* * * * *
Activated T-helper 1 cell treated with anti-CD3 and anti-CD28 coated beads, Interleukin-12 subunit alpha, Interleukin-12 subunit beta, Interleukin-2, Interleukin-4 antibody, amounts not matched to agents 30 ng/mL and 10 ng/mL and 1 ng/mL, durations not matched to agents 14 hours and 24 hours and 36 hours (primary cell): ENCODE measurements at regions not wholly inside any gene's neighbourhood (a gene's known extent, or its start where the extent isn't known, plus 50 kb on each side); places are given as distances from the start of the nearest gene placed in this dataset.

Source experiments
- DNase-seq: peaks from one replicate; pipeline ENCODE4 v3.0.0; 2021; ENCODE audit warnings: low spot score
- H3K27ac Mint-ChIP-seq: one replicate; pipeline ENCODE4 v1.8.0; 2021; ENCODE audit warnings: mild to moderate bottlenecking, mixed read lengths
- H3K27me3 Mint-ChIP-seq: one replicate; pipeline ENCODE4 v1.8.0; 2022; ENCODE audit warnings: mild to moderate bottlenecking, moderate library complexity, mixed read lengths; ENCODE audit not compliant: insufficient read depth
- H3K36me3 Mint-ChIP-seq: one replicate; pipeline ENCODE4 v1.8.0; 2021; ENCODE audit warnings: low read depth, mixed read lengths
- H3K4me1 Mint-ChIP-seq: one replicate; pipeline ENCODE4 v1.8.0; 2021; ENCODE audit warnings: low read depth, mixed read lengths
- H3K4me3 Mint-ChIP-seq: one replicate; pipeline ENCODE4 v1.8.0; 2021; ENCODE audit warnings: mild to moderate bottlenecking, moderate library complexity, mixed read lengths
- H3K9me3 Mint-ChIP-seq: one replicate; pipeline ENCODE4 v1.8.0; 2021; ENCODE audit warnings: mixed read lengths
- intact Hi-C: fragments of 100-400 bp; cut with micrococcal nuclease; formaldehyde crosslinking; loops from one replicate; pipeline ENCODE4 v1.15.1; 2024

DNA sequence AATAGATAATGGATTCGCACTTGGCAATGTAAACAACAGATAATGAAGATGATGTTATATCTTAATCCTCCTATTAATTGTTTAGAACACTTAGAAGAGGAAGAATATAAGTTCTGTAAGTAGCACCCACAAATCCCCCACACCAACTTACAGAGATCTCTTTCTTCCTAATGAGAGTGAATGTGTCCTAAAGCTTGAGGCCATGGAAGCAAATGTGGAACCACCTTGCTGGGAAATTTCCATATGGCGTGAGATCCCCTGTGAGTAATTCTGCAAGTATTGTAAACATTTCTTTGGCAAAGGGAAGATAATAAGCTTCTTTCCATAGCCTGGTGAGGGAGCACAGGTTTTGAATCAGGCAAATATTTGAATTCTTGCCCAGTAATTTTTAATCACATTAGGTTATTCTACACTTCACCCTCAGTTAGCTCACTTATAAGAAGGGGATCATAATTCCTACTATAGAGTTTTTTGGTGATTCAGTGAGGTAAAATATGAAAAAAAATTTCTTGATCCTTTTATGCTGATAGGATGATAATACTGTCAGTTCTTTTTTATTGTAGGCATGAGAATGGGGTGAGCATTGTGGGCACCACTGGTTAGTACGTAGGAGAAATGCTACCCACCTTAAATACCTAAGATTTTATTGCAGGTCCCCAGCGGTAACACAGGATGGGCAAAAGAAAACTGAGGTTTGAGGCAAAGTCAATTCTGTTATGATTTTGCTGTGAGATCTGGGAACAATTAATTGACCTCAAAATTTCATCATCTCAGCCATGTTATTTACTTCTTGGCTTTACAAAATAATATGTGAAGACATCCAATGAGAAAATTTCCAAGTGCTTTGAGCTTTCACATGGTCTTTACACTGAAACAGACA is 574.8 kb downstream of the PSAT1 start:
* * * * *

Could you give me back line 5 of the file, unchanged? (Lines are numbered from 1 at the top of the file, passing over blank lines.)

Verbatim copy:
- H3K27me3 Mint-ChIP-seq: one replicate; pipeline ENCODE4 v1.8.0; 2022; ENCODE audit warnings: mild to moderate bottlenecking, moderate library complexity, mixed read lengths; ENCODE audit not compliant: insufficient read depth